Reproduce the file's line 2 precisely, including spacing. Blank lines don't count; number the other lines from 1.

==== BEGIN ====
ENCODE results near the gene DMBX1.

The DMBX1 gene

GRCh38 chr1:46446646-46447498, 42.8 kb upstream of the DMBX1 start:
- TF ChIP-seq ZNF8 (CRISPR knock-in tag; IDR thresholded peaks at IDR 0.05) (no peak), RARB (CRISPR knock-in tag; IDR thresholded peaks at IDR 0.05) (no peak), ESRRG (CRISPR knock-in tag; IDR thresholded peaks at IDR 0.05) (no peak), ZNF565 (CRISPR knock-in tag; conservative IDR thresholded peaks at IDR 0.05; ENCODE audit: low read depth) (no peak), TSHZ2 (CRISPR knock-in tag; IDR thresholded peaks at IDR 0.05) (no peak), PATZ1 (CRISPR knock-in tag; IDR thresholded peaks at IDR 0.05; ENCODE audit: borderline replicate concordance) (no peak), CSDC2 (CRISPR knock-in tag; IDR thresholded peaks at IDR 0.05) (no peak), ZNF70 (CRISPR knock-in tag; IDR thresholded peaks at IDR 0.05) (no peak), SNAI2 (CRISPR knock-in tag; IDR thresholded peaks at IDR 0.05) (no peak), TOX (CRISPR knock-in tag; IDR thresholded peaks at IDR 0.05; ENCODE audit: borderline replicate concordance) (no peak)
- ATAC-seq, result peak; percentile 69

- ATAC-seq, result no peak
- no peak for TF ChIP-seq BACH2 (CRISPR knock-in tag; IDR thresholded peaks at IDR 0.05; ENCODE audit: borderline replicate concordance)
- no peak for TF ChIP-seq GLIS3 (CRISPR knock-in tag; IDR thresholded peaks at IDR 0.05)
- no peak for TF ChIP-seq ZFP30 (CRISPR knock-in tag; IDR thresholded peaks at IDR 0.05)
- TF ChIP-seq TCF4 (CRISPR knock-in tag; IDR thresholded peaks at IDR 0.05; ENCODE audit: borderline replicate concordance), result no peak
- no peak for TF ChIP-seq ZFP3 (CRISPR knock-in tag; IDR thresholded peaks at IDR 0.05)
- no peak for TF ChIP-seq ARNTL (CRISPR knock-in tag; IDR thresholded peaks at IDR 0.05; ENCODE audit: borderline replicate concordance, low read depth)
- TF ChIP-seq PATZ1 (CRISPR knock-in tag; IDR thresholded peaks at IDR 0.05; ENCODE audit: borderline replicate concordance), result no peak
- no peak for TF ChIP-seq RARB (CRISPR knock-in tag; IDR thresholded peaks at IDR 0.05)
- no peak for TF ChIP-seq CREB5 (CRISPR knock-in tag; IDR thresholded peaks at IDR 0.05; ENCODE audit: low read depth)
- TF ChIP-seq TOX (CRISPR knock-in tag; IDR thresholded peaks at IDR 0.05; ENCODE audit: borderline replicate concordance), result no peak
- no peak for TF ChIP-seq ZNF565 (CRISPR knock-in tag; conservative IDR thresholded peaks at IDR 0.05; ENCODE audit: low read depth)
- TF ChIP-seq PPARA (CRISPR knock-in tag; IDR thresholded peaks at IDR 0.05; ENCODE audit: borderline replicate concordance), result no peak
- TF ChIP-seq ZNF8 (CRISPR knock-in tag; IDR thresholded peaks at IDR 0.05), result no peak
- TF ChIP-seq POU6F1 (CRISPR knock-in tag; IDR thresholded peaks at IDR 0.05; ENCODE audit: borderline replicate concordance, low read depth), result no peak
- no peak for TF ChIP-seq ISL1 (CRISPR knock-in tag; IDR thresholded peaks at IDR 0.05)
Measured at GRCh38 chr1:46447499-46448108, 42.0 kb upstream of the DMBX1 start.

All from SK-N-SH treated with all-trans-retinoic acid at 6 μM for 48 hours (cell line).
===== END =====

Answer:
The DMBX1 gene